By Chad Walsh
Just because you can’t get away this spring for that much-needed trip abroad—whether you’re too broke, too busy, or both—doesn’t mean that you can’t explore the world through A single city. The world, Portland, Oregon, is your beery oyster. And here are but a few doors you should probably darken.
For a taste of England
The Fish & Chip Shop
1218 N Killingsworth St., 503.232.3344
The unfussy name that London expat Mick Shillingford has dubbed his pub says it all. What it doesn’t say is that those ﬁsh ’n’ chips are deep-fried in beef tallow, and, really, where else are you going to ﬁnd that? They also pour drafts (think Boddingtons Cream Ale, Guinness) and feature 75 bottled beers, including Bass, Harp, and Old Speckled Hen. Fancy Dr. Who? The long-running BBC program is consistently broadcast on televisions in the TARDIS Room, Shillingford’s pub-within-a-pub, where every Tuesday night is Whosday night, encouraging you to show off your mastery of Dr. Who trivia.
For a taste of the Midwest
1004 N Killingsworth St., 503.206.4252
Saraveza’s owner, Sarah Pederson is from Shawano, a small town an hour north of Green Bay, Wisconsin. When she moved west to Portland, she decided to share her Midwesternisms: hospitality, love of beer, and allegiance to their beloved Green Bay Packers. The pub stocks about 250 bottles—including beers from Jolly Pumpkin (Ann Arbor), and Lakefront Brewery (Milwaukee)—and one of the nine rotating taps is permanently reserved for Hamm’s. And remember: the second Monday of every month is Free Bacon Night. That means for every craft pint you drink, you receive a complimentary slice of Wisconsin applewood-smoked bacon. Oh! And they make pasties, too—a must-eat.
For a taste of Germany
4237 N Mississippi Ave., 503.954.2674
In spite of all of the crafty, imaginative Northwest IPAs, we can all agree that, when it comes to beer, the Germans reign supreme. And this German themed pub stocks 15 hard-to-ﬁnd German bottles and pours 11 German drafts in 10-ounce, half-liter, and liter glasses. Do you and your friends have something to celebrate? Belly up to one of their beer hall-style communal tables and share a two-liter draft that comes in a boot-shaped glass known as a stiefel. You’ll also want to swing by in the fall for Oktoberfest—be sure to bring your accordions, tubas, dirndls, and lederhosen.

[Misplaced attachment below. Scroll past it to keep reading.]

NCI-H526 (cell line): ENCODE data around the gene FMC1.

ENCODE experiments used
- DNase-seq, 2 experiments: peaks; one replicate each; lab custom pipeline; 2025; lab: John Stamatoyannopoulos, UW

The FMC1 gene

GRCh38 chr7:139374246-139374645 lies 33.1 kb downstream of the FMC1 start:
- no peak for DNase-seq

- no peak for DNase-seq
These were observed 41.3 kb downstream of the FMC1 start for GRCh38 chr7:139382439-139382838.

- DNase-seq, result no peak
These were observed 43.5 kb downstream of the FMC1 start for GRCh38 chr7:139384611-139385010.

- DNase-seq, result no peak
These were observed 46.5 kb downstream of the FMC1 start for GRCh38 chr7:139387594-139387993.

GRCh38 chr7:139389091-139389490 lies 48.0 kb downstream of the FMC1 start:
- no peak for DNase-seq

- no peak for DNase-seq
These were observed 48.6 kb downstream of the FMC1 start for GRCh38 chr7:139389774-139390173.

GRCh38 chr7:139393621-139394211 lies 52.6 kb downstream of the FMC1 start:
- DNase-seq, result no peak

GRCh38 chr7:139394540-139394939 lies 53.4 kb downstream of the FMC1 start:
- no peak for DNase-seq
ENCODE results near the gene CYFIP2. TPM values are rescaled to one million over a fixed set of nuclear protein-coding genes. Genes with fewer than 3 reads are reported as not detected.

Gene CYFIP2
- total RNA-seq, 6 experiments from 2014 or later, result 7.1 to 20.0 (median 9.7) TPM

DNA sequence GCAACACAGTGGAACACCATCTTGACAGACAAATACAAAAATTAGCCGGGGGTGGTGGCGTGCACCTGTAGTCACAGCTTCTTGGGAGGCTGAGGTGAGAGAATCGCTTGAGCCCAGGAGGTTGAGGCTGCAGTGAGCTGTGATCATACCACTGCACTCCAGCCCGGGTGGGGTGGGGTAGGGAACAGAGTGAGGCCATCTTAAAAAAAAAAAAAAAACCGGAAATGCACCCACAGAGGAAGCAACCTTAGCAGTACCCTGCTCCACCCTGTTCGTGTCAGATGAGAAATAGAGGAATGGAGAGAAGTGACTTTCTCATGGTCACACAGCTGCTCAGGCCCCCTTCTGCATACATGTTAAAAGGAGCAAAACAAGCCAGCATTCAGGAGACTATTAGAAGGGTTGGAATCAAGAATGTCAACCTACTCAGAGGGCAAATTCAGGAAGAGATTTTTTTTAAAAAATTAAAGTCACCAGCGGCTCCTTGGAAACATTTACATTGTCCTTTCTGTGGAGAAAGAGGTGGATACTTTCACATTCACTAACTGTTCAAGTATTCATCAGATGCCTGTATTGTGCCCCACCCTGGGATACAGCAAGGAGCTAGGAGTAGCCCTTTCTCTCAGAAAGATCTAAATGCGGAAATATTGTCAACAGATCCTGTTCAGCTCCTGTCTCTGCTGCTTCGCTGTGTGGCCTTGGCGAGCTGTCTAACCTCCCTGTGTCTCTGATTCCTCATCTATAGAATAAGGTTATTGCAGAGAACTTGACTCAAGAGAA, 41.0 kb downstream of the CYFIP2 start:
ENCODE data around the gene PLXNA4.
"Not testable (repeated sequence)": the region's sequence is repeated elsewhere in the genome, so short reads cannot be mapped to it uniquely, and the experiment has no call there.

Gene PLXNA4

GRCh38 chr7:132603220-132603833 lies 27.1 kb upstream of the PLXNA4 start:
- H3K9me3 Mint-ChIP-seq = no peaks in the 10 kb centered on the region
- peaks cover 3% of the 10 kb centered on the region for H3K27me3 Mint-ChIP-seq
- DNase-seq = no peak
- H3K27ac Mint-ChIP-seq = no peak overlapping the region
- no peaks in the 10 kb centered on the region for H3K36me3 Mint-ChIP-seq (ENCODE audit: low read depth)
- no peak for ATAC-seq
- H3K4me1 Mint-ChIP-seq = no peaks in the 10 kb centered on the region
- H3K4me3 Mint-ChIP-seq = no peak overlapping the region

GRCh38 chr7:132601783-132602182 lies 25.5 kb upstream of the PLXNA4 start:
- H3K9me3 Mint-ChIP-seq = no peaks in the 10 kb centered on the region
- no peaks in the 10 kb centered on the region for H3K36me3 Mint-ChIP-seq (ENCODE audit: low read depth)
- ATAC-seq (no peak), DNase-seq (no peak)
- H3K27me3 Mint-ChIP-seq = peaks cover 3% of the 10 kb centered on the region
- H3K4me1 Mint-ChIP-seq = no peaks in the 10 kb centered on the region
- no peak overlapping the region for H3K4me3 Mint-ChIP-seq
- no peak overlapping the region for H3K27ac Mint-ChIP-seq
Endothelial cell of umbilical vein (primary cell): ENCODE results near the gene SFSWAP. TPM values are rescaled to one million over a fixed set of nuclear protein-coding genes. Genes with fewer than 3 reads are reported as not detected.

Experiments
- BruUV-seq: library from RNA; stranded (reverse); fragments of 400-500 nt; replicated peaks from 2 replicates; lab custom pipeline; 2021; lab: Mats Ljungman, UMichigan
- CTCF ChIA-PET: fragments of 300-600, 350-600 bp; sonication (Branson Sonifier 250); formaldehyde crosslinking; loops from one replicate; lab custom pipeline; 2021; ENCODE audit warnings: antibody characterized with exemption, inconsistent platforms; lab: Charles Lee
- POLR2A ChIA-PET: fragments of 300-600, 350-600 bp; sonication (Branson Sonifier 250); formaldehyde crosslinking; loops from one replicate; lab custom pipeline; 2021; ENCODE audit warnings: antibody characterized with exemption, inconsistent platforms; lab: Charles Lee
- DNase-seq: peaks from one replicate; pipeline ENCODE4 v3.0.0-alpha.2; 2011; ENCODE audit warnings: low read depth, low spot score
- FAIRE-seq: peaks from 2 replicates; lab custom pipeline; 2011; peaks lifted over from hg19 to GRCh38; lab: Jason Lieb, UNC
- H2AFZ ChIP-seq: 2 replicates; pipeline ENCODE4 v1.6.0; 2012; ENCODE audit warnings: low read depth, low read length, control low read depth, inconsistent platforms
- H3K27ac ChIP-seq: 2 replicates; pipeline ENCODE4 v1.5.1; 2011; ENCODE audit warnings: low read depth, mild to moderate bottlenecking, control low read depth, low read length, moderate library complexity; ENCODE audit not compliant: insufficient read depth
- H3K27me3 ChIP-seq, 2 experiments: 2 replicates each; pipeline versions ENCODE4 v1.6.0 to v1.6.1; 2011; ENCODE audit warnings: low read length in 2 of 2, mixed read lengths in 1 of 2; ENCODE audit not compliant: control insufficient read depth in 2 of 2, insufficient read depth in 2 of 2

For a taste of the world’s far corners
1465 NE Prescott St., 503.954.1104
Did you know that younger Italians are passing on their parents’ beloved wines and choosing to drink beer instead? Simply put, Italy is producing outstanding craft beer, and this new bottle shop is where you find it. Named for the year in which it dawned on Louis Pasteur that yeast is what makes the fermenting world go round, 1856 offers six global craft beer taps and carries bottles from countries you don’t think of when you think beer: Like Malta. And Sweden. And China. And Denmark. And Norway. And Switzerland. You get the idea. If someone, somewhere, is brewing it, this shop will try to score some.
For a taste of Belgium
1522 SE 32nd Ave., 503.234.8888
So what inspires someone born in Guatemala, of Spanish and German blood, and who grew up in Texas, to open a Portland pub specializing in Belgian beer? The beer, of course! But owner Hilda Stevens also includes beers by local brewers crafting Belgian-style ales (like Upright Brewing and The Commons), and you can always ﬁnd their beers pouring alongside Belgian imports from Bazi’s 17 taps. Bazi (BAH-zee) also takes pride in the Belgian tradition of serving ales in just the right glass and at just the right temperature, pairing them with traditional Belgian farmhouse foods such as mussels and papas fritas.
For a taste of Ireland
Kells Brew Pub
210 NW 21st Ave., 503.719.7175
Kells Irish Pubs have long been a family-run West Coast institution. You can ﬁnd one in San Francisco, Seattle and, until recently, you could ﬁnd only one in Portland. Now you can ﬁnd two, and the second one brews its own beer, including an Irish Red ale, an IPA, and a crisp, biscuity, thirst-slaking Irish lager, made with Irish hops and yeasts. So listen to the whispers and swells of the sound system’s Irish melodies and order from your vested bartender an Irish microbrew. Of course, says managing barman Garrett McAleese, Kells also pours a good pint of Guinness using nitrous gas processed by a device behind the bar that captures the very air you’re breathing. So if you feel winded after all that hard breathing work, you definitely deserve a pint of the black stuff.
For another taste of Ireland
417 NW 21st Ave., 503.228.6614
This small, cozy, friendly space quietly promotes what the bartenders insist is the ﬁnest Guinness pour in the city. It’s gassed with more nitrogen than the average pour, meaning you’ll wait a little longer for that first sip while the stout settles. And the line that carries the beer from keg to glass is kept ultra clean and measures just three feet—resulting in a velvety, thick, creamy-headed pint that’s impossibly plush.
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